According to MacNN, documents filed with the US and Canadian trademark offices reveal Apple is claiming the trademark, based on a filing it made in November 2010 in Jamaica.
A search of U.S. and Canadian trademark records show that Intel has made no direct claim to the term Thunderbolt, despite being widely credited with its invention when it was first unveiled in the new line of MacBook Pros launched in February.
Intel had earlier outlined the technology, which was codenamed Light Peak at the time, which is able to transfer data between host devices and external devices at speeds of up to 10Gbps (gigabits per second) in both directions.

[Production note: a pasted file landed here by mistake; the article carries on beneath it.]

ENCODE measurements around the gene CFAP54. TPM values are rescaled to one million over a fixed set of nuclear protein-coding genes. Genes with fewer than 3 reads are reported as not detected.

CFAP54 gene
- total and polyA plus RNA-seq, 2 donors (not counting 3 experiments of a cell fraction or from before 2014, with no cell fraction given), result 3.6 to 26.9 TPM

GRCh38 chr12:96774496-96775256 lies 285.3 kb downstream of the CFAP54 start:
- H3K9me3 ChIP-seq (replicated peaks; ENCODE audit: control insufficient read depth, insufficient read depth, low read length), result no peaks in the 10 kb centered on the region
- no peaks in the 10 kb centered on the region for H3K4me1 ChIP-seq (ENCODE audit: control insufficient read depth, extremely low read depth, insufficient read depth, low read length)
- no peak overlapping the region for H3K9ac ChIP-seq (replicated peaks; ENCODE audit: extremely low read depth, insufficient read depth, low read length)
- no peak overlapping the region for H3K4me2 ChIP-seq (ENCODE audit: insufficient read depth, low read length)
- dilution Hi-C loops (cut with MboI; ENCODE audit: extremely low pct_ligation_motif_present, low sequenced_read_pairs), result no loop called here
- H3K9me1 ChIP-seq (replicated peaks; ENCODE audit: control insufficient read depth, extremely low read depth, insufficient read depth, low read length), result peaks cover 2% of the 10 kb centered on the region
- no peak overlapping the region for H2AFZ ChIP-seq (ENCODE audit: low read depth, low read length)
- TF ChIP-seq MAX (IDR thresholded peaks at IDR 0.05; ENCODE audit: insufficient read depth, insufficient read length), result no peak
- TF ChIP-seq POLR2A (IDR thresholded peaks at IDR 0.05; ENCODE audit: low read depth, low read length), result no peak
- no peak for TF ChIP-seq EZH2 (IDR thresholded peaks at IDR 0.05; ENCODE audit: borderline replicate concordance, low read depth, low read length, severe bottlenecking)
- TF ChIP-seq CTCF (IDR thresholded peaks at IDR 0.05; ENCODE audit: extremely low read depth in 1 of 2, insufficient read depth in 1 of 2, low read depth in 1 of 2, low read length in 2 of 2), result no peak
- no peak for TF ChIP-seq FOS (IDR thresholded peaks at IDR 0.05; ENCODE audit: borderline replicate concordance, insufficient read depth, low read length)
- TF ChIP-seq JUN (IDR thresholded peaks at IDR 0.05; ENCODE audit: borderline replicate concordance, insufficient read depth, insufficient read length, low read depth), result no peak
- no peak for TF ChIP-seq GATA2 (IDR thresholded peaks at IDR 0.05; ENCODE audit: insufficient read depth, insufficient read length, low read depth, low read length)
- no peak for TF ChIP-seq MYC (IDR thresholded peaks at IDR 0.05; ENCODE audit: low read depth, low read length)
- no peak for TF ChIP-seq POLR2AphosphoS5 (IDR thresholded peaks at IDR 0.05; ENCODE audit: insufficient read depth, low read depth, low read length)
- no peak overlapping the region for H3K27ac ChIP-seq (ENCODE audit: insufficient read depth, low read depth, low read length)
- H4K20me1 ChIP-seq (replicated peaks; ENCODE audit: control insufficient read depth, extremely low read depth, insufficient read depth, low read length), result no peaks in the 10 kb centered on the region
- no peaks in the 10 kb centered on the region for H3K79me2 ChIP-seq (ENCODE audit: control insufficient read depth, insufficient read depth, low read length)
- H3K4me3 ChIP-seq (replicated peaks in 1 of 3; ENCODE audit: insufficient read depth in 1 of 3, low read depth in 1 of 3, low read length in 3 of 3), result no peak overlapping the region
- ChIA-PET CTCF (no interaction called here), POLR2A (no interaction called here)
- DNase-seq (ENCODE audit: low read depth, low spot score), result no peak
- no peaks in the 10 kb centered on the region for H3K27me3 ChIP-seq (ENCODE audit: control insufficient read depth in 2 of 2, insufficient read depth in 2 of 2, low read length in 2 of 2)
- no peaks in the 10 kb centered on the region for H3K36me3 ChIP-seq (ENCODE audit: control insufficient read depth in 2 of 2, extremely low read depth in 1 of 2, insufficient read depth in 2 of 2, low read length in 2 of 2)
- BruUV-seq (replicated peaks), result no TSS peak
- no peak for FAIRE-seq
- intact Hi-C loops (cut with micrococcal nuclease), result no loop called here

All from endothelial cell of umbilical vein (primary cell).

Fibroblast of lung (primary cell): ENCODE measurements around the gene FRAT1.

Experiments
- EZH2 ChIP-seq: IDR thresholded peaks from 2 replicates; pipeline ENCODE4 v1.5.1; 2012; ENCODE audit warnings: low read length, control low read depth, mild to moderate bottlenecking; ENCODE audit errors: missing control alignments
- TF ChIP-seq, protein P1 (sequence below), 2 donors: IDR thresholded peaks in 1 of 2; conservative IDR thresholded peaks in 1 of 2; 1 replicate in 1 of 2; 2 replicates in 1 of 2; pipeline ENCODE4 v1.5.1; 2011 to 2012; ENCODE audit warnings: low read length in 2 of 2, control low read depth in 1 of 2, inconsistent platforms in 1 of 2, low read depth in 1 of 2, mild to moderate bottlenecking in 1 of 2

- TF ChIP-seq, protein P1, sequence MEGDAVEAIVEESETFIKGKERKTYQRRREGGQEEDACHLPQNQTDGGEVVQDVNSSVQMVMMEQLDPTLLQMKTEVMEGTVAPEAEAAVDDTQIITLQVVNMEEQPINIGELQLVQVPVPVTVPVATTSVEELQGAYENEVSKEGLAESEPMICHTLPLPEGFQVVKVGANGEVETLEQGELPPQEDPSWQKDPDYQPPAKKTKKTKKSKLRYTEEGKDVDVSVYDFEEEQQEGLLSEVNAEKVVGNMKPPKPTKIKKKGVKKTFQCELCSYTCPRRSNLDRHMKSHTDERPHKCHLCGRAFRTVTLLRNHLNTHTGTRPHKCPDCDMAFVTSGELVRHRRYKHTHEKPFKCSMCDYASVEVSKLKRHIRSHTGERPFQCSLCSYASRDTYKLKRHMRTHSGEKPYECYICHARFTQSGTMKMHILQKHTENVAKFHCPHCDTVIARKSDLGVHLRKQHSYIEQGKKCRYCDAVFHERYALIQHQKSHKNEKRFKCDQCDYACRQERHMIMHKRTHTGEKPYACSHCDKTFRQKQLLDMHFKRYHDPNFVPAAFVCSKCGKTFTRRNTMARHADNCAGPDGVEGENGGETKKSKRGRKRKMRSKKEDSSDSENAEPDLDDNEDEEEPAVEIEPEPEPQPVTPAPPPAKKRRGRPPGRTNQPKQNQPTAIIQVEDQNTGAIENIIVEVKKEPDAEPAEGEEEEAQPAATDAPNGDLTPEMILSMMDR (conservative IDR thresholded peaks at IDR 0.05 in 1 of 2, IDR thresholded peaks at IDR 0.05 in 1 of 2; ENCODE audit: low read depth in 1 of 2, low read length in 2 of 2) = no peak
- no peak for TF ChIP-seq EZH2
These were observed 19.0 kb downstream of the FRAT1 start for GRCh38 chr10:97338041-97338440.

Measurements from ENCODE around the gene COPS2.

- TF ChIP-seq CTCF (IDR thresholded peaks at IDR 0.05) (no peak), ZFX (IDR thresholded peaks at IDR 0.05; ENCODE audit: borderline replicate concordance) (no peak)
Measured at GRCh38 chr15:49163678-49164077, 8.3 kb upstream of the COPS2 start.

As yet only Apple has used Thunderbolt technology in its product line, with Sony rumoured to be considering using it but HP recently opting for USB 3.0 over Thunderbolt in a new line of desktop PCs.
It’s possible that Intel’s technology will be given a different name if and when it is used in other companies’ products, leaving Apple to use the Thunderbolt name exclusively. But it does seem odd that packaging for the early 2011 Thunderbolt MacBook Pros state that Thunderbolt is a registered trademark of Intel, as pointed out by Apple Insider.